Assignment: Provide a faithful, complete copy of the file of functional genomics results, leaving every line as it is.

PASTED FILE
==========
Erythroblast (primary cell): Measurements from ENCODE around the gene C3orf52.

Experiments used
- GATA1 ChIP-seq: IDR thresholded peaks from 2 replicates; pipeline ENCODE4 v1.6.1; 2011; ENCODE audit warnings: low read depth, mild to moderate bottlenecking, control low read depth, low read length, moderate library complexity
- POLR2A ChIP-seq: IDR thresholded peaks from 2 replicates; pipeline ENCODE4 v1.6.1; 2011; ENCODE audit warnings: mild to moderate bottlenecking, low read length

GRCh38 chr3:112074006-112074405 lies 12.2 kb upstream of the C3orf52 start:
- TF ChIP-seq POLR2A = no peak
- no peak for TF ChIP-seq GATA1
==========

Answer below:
Erythroblast (primary cell): Measurements from ENCODE around the gene C3orf52.

Experiments used
- GATA1 ChIP-seq: IDR thresholded peaks from 2 replicates; pipeline ENCODE4 v1.6.1; 2011; ENCODE audit warnings: low read depth, mild to moderate bottlenecking, control low read depth, low read length, moderate library complexity
- POLR2A ChIP-seq: IDR thresholded peaks from 2 replicates; pipeline ENCODE4 v1.6.1; 2011; ENCODE audit warnings: mild to moderate bottlenecking, low read length

GRCh38 chr3:112074006-112074405 lies 12.2 kb upstream of the C3orf52 start:
- TF ChIP-seq POLR2A = no peak
- no peak for TF ChIP-seq GATA1